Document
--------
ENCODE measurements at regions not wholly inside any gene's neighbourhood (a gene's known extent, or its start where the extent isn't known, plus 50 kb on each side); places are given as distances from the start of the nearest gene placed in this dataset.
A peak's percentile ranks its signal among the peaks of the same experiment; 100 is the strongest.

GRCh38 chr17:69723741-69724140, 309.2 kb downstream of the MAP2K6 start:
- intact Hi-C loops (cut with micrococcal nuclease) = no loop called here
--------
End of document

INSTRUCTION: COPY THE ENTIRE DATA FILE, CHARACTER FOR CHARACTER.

ENCODE measurements at regions not wholly inside any gene's neighbourhood (a gene's known extent, or its start where the extent isn't known, plus 50 kb on each side); places are given as distances from the start of the nearest gene placed in this dataset.
A peak's percentile ranks its signal among the peaks of the same experiment; 100 is the strongest.

GRCh38 chr17:69723741-69724140, 309.2 kb downstream of the MAP2K6 start:
- intact Hi-C loops (cut with micrococcal nuclease) = no loop called here